I considered not sharing this because there are so many critics out there waiting to jump on us for any slight but it's too good of a story not to share. My stories are always long and complicated, certainly, as that is my life in animal rescue.
Remus and Pan Pan were brothers that were abandoned over 3 years ago at a park that we have been doing TNR and rescue at for the past 5 years. They were about 4 months old at the time and two roommates from Sweden fostered them until they left Tokushima to return home. Remus and Pan Pan then moved to our volunteer house where they lived with our long-term volunteers. Remus was the outgoing one, Pan Pan the shy one. Both too smart for their own good and with one outside escape and capture, they got a taste for the great outdoors and learned to open doors and windows. Learned to check all the doors and windows to find one to open, and then because we were extra careful to make sure the windows were hatched closed, learned to pull the hatch to open the windows. At first, we always panicked when they got out but we'd leave the window open and they would return and all was well again.
When COVID began, our long-term volunteer pool dried up and Remus and Pan Pan spent a lot of time alone in the volunteer house besides daily visits to care for them. I would also go to stay with them overnight a couple of days a week but they were lonely. The outside was enticing and their escape artist activity intensified. And then we were blessed with a long-term volunteer from Germany during the pandemic that jumped through hoops to get here. All was well in Remus and Pan Pan's world again for 9 months and then they were alone with daily visits and a couple nights of human companionship again. You can guess what happened. The window was always left opened for their return. They did, but it was always just one of them and never both of them at the same time so the window had to be left open. And then there was only Remus returning and no sightings of Pan Pan for months and months. We set traps, searched the neighborhood, checked with police and animal control. Half a year later and I accepted that he was dead.
There was no way a shy cat with no experience living outdoors could survive.
Remus was a constant during that time and was usually inside inviting all the other stray cats in through the open window. Or if he wasn't inside, I'd call out to him and he'd do his loud meowing and come running. Then this past summer, Remus's fur started thinning and he'd lost some weight. I thought it may have been an allergic reaction to the new flea/tick preventive but a vet visit and echo showed a mass in his stomach. It was a tumor and he was sent home with meds. He wasn't feeling well and spent his time resting and sleeping and had no interest in finding a way outside. About ten days later, he made a prison break, stayed out overnight, returned home and then passed away. My human brain told me that he must have had one last fruitless look for his brother, Pan Pan, and then gave up on life.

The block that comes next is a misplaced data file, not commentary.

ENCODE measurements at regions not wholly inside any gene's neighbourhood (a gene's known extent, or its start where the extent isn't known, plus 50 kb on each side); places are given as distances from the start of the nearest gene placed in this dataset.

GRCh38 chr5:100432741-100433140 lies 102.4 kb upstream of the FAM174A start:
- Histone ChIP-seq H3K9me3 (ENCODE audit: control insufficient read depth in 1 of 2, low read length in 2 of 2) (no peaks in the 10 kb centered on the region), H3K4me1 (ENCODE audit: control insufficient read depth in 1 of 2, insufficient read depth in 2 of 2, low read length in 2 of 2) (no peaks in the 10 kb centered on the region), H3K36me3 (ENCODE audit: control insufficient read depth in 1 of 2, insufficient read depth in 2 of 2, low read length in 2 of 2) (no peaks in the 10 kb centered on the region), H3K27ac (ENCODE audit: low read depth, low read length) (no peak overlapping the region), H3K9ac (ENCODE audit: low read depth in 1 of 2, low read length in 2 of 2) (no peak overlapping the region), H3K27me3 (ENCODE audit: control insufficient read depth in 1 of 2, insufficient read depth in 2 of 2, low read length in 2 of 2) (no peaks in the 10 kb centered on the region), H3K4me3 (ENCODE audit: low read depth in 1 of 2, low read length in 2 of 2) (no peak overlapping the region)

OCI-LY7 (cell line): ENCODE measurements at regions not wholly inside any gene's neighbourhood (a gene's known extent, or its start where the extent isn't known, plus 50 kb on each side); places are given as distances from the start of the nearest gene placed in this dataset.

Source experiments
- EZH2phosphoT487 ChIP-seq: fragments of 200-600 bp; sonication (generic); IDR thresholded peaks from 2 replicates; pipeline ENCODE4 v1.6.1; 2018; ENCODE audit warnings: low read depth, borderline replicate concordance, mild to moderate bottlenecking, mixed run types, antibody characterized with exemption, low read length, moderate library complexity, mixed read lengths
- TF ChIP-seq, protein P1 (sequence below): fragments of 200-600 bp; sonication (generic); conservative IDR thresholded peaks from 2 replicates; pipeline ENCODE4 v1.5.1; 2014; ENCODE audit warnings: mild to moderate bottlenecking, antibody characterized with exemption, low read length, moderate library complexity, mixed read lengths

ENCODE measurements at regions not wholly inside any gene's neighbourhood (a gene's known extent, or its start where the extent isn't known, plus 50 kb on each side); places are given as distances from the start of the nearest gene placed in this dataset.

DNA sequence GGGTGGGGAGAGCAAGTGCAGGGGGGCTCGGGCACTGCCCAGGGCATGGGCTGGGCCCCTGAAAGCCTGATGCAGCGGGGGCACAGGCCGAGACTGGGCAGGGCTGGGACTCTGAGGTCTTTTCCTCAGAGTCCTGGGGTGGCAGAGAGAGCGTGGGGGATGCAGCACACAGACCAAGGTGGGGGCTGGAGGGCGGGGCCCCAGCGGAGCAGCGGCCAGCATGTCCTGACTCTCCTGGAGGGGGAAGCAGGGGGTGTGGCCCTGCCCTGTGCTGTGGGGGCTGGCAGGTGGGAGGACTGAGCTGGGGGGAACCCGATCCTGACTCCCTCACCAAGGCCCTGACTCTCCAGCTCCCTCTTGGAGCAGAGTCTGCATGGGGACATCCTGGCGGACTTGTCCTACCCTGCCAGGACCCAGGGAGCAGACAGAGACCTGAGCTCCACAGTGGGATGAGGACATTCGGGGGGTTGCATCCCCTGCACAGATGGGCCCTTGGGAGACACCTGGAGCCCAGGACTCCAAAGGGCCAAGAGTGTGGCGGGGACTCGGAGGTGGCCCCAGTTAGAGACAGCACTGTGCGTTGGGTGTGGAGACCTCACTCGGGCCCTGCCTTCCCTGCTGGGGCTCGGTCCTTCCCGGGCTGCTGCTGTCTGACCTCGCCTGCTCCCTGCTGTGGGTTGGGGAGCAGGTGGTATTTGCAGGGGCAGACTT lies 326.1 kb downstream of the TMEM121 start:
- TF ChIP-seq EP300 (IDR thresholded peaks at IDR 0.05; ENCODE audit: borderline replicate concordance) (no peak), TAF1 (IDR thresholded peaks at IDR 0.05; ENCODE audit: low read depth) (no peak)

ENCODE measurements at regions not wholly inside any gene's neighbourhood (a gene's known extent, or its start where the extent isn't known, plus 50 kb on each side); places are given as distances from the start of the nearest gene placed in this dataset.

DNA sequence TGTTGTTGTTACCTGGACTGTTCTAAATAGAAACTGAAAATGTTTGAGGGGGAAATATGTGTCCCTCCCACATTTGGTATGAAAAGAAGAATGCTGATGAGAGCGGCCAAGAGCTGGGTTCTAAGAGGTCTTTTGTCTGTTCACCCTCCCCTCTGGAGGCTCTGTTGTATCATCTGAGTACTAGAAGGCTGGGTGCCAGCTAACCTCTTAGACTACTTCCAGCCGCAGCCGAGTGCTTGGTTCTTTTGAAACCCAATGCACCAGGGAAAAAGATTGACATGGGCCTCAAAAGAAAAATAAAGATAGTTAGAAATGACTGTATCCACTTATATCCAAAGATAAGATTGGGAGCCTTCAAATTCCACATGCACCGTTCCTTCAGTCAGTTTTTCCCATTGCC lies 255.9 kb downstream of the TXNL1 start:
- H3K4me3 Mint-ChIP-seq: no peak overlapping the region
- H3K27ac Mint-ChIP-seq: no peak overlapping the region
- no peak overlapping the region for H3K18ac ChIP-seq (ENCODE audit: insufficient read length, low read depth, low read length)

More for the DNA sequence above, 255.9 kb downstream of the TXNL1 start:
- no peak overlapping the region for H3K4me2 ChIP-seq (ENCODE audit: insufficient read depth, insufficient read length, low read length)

Fast forward to today. Almost a year since Pan Pan disappeared. A client brings a rescue they want to keep as their own to a local vet clinic and the vet suggests to check for a microchip. He has one. It's Pan Pan. We are contacted. He's healthy and doing well.
I was in disbelief and once I got my bearings have to reconsider some things I thought to be true. One being that a cat raised strictly indoors can't survive on their own outside. For almost a year. Owners should never give up on a lost cat.
Other of my beliefs are reinforced. Microchipping is so so important. Not for just the animals but for the people. I am so, so relieved that he is alive and well. Ear-tipping should only be reserved for feral or street cats. I wonder if Pan Pan would have been rescued or checked if he had one.
And the story I I told myself when Remus went out that last time. Now I wonder if he was saying good-bye to his brother for the last time. Another made up human brain story.
We do not give animals they credit they deserve. They are not little humans. And I so respect that. They far surpass our resilience to life's difficulties. They don't live in the past. They don't dream about the future. They live in the now. We, humans, have a lot to learn. (and I'm soooo grateful for that microchip and call to let me know PanPan is ok after all this time❤️)